Army Aviation

Birth Control

Ask the Flight Surgeon / By CPT Abigail Vargo, M.D: Q: Doc, I want to get a prescription for birth control. What are my options while on flight status?

Homecoming ceremony at Fort Hood, Texas / U.S. Army photo by Spc. Sharla Lewis

FS: Prescription birth control is safe and considered a Class 2A medication – it must be prescribed by a physician and reported on the annual flight physical. Estrogen or progesterone preparations do not require a waiver when used solely for contraception or hormone replacement following menopause or hysterectomy. There are many effective methods to prevent pregnancy. Choosing a method can be difficult, but considerations should include your ability to use the method correctly and consistently, future pregnancy plans, side effects and cost.

Which birth control methods are most effective?
If used correctly and consistently, most hormonal birth control methods are greater than 99% effective. However, the effective rate can vary widely with different methods due to user error or forgetting to take medicines as prescribed. Barrier methods used at or near the time of sex (i.e. condom, diaphragm) tend to be less effective than other methods due to the increased potential for inconsistent or improper use. The Depo-Provera (medroxyprogesterone) injection, contraceptive patch, oral contraceptive pills (OCP), and contraceptive vaginal ring also need to be used consistently to remain effective. Intrauterine devices, implants, or surgery (i.e. vasectomy, hysterectomy, and tubal ligation) do not require the user to take any actions before sex and can be the most reliable methods, especially for forgetful users. With “typical” use the success rate of these methods ranges between 91-94%, but all potentially remain >99% effective when used exactly as prescribed.

Which method will be right for me?
No method is perfect; you should discuss the advantages and disadvantages of each with your flight surgeon. A major consideration should be your ability to use a given method both correctly and consistently to remain effective.

Intrauterine Devices (IUDs) – a healthcare provider must place IUDs into the uterus. You may need a temporary down-slip if pain medications are required to control the discomfort following placement. There are two types of IUDs: copper-containing (ParaGard) and progestin-releasing (Mirena, Liletta, Skyla). The copper-containing IUD interferes with both sperm transport and fertilization of an egg to prevent pregnancy and is effective for up to 10 years. The copper IUD may cause longer, heavier bleeding and more cramping. Progestin-releasing IUDs are effective for 3-5 years and work by altering the uterus and cervical mucous to prevent fertilization. Lighter or absent periods are common, along with less cramping.

Birth Control Implant – The Nexplanon (etonogestrel) implant is effective for 3 years. It is a soft, flexible, 4cm by 2mm implant inserted in the inner, upper arm by a healthcare provider. The implant slowly releases a hormone into the body to prevent pregnancy. A common side effect is irregular bleeding.

Injectable Birth Control – Depo-Provera (medroxyprogesterone) is a long-lasting progestin hormone, injected deep into a muscle (buttock or upper arm) once every three months and used for up to two years. During the first three to six months, periods may be irregular and prolonged, but periods may cease for up to 50% of women after one year of use.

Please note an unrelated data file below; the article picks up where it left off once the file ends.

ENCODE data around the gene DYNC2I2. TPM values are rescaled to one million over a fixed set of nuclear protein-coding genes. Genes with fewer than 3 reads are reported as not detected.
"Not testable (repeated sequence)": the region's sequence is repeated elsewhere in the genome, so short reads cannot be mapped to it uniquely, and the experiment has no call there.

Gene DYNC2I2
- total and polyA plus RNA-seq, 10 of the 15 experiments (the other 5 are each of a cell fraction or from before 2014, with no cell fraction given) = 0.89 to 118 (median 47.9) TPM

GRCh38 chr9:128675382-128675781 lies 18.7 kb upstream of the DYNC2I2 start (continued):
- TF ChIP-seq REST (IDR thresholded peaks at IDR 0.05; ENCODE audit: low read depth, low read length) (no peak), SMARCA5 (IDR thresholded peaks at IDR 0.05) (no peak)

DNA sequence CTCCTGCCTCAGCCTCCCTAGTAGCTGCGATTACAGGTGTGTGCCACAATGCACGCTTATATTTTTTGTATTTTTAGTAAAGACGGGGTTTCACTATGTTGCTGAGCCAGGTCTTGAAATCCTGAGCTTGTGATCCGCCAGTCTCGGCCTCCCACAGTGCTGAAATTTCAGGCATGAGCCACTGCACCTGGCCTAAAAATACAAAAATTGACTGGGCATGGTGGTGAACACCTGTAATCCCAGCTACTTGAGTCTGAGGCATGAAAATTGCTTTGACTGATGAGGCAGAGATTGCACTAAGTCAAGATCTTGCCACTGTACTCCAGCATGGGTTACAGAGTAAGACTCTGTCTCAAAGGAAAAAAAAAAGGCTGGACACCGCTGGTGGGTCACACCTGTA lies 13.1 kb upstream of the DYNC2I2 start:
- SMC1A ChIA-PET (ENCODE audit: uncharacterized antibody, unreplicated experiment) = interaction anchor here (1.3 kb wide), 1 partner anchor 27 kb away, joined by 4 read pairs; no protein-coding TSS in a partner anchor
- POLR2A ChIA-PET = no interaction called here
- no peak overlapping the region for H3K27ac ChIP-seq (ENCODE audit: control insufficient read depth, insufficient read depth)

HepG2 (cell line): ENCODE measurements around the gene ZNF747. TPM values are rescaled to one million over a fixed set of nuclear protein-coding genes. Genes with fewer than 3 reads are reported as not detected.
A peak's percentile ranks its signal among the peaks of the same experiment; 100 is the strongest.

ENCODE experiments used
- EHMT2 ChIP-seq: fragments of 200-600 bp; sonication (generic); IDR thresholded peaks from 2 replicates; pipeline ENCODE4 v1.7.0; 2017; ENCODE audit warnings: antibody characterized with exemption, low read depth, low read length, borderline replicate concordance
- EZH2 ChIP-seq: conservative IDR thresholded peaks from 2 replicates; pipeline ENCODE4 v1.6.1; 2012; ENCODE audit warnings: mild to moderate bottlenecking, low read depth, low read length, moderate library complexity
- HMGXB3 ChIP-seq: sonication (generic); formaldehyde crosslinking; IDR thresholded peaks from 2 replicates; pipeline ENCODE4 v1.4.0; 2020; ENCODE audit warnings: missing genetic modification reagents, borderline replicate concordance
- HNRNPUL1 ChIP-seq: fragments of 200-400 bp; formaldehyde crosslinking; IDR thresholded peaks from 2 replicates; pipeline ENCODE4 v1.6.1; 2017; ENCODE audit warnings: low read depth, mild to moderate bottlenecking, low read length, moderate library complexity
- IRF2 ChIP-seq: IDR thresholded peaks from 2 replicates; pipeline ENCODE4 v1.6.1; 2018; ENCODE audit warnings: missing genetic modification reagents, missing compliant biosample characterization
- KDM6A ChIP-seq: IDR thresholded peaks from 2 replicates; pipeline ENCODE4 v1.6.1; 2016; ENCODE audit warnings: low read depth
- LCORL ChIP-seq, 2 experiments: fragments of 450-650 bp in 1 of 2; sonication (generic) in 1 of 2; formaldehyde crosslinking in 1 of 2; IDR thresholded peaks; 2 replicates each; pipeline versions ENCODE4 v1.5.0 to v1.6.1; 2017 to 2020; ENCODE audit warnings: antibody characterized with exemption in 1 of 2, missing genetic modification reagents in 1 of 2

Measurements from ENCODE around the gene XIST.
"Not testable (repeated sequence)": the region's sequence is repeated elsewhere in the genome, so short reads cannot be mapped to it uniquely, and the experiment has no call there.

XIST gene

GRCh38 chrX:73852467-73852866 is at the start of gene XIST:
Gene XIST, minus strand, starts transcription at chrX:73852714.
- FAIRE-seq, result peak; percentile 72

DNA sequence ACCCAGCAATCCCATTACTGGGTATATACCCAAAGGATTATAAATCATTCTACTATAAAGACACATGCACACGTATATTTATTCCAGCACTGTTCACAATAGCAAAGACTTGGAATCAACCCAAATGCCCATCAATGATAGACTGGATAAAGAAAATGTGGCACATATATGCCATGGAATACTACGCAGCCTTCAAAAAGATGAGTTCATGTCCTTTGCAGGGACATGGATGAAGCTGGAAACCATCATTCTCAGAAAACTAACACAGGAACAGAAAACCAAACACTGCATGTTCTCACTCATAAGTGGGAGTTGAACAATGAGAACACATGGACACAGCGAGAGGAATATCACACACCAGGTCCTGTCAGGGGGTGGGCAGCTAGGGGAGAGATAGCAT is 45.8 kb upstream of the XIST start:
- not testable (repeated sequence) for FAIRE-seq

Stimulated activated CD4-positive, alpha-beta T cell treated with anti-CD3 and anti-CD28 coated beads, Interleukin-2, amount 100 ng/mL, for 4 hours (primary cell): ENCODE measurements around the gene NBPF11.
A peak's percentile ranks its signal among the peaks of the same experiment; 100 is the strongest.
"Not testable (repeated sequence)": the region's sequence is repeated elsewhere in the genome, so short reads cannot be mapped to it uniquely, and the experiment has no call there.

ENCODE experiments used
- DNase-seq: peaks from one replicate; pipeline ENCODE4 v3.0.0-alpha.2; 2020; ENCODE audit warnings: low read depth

Oral Contraceptive Pills (OCPs) – Most OCPs contain a combination of two hormones: progestin and estrogen. OCPs are very effective when taken as prescribed. Side effects typically improve with consistent daily use and may include nausea, breast tenderness, bloating, and mood changes. Irregular spotting or bleeding is common during the first few months and after missing a pill. Since estrogen increases the risk of developing blood clots, individuals with risk factors for clotting (tobacco use, are greater than 35 years old, or have a history of blood clots or cancer) should talk with their provider before starting. Progestin-only pills (Micronor, Camila, Errin, and Jolivette) do not contain estrogen, and they provide the same efficacy as combination pills if taken at the same time every day. Progestin-only pills do not increase the baseline risk of developing a blood clot.

Skin Patches – Patches contain the same hormones as the combination birth control pills and have similar side effects. Place a new patch on the skin weekly for three weeks, then leave off for one week.

Vaginal Ring – The NuvaRing (etonogestrel/ethinyl estradiol) is a flexible, plastic ring, which slowly releases estrogen and progestin, and has similar side effects to OCPs. One ring is placed in the vagina for three weeks, followed by a week with the ring removed.
In summary, it is important to discuss all your birth control options with a healthcare provider to determine which method will be best for you. If you have a procedure or get a prescription from a provider other than your flight surgeon, you must contact them before returning to flight duties as well as report these at each clinic visit.
Stay safe! Dr. Vargo

If you have a question you would like addressed, email it to This email address is being protected from spambots. You need JavaScript enabled to view it.; we’ll try to address it in the future. See your unit flight surgeon for your personal health issues.The views and opinions offered are those of the author and researchers and should not be construed as an official Department of the Army position unless otherwise stated

CPT (Dr.) Abigail Vargo is a flight surgeon at the U.S. Army School of Aviation Medicine, Fort Rucker, AL.